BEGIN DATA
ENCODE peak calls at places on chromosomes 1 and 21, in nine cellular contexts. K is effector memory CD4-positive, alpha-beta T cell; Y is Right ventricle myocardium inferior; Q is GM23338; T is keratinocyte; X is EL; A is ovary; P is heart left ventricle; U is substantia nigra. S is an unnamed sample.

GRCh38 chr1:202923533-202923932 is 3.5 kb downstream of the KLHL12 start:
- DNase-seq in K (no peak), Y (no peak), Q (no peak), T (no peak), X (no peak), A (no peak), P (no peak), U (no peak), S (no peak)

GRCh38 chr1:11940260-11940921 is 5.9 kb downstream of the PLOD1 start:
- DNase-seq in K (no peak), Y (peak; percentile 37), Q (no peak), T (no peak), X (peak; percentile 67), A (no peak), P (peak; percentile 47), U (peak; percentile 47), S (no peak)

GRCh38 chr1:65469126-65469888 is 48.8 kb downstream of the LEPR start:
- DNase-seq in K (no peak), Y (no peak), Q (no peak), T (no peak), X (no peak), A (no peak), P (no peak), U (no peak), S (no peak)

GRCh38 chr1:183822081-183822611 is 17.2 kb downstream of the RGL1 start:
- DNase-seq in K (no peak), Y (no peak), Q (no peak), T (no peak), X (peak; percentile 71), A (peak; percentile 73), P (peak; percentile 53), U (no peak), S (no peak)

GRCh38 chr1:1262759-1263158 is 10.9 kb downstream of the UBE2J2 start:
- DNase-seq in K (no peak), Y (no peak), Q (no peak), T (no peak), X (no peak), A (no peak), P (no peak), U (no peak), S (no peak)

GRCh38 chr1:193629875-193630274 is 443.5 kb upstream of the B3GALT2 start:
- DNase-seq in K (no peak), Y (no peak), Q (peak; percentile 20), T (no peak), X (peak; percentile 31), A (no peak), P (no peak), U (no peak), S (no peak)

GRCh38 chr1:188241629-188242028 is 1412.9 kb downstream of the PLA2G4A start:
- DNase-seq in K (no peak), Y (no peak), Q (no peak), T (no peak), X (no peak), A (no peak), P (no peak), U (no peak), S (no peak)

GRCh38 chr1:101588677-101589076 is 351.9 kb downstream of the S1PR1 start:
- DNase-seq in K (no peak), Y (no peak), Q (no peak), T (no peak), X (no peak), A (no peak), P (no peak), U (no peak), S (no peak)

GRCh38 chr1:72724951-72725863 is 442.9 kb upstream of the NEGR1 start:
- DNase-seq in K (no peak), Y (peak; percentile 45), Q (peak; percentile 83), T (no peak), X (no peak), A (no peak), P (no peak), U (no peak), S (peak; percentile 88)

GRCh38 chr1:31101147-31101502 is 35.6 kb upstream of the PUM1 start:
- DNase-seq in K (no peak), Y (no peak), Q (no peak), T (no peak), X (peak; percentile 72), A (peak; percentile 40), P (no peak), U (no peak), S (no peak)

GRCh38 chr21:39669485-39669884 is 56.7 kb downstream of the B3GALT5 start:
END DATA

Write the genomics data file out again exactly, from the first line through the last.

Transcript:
ENCODE peak calls at places on chromosomes 1 and 21, in nine cellular contexts. K is effector memory CD4-positive, alpha-beta T cell; Y is Right ventricle myocardium inferior; Q is GM23338; T is keratinocyte; X is EL; A is ovary; P is heart left ventricle; U is substantia nigra. S is an unnamed sample.

GRCh38 chr1:202923533-202923932 is 3.5 kb downstream of the KLHL12 start:
- DNase-seq in K (no peak), Y (no peak), Q (no peak), T (no peak), X (no peak), A (no peak), P (no peak), U (no peak), S (no peak)

GRCh38 chr1:11940260-11940921 is 5.9 kb downstream of the PLOD1 start:
- DNase-seq in K (no peak), Y (peak; percentile 37), Q (no peak), T (no peak), X (peak; percentile 67), A (no peak), P (peak; percentile 47), U (peak; percentile 47), S (no peak)

GRCh38 chr1:65469126-65469888 is 48.8 kb downstream of the LEPR start:
- DNase-seq in K (no peak), Y (no peak), Q (no peak), T (no peak), X (no peak), A (no peak), P (no peak), U (no peak), S (no peak)

GRCh38 chr1:183822081-183822611 is 17.2 kb downstream of the RGL1 start:
- DNase-seq in K (no peak), Y (no peak), Q (no peak), T (no peak), X (peak; percentile 71), A (peak; percentile 73), P (peak; percentile 53), U (no peak), S (no peak)

GRCh38 chr1:1262759-1263158 is 10.9 kb downstream of the UBE2J2 start:
- DNase-seq in K (no peak), Y (no peak), Q (no peak), T (no peak), X (no peak), A (no peak), P (no peak), U (no peak), S (no peak)

GRCh38 chr1:193629875-193630274 is 443.5 kb upstream of the B3GALT2 start:
- DNase-seq in K (no peak), Y (no peak), Q (peak; percentile 20), T (no peak), X (peak; percentile 31), A (no peak), P (no peak), U (no peak), S (no peak)

GRCh38 chr1:188241629-188242028 is 1412.9 kb downstream of the PLA2G4A start:
- DNase-seq in K (no peak), Y (no peak), Q (no peak), T (no peak), X (no peak), A (no peak), P (no peak), U (no peak), S (no peak)

GRCh38 chr1:101588677-101589076 is 351.9 kb downstream of the S1PR1 start:
- DNase-seq in K (no peak), Y (no peak), Q (no peak), T (no peak), X (no peak), A (no peak), P (no peak), U (no peak), S (no peak)

GRCh38 chr1:72724951-72725863 is 442.9 kb upstream of the NEGR1 start:
- DNase-seq in K (no peak), Y (peak; percentile 45), Q (peak; percentile 83), T (no peak), X (no peak), A (no peak), P (no peak), U (no peak), S (peak; percentile 88)

GRCh38 chr1:31101147-31101502 is 35.6 kb upstream of the PUM1 start:
- DNase-seq in K (no peak), Y (no peak), Q (no peak), T (no peak), X (peak; percentile 72), A (peak; percentile 40), P (no peak), U (no peak), S (no peak)

GRCh38 chr21:39669485-39669884 is 56.7 kb downstream of the B3GALT5 start: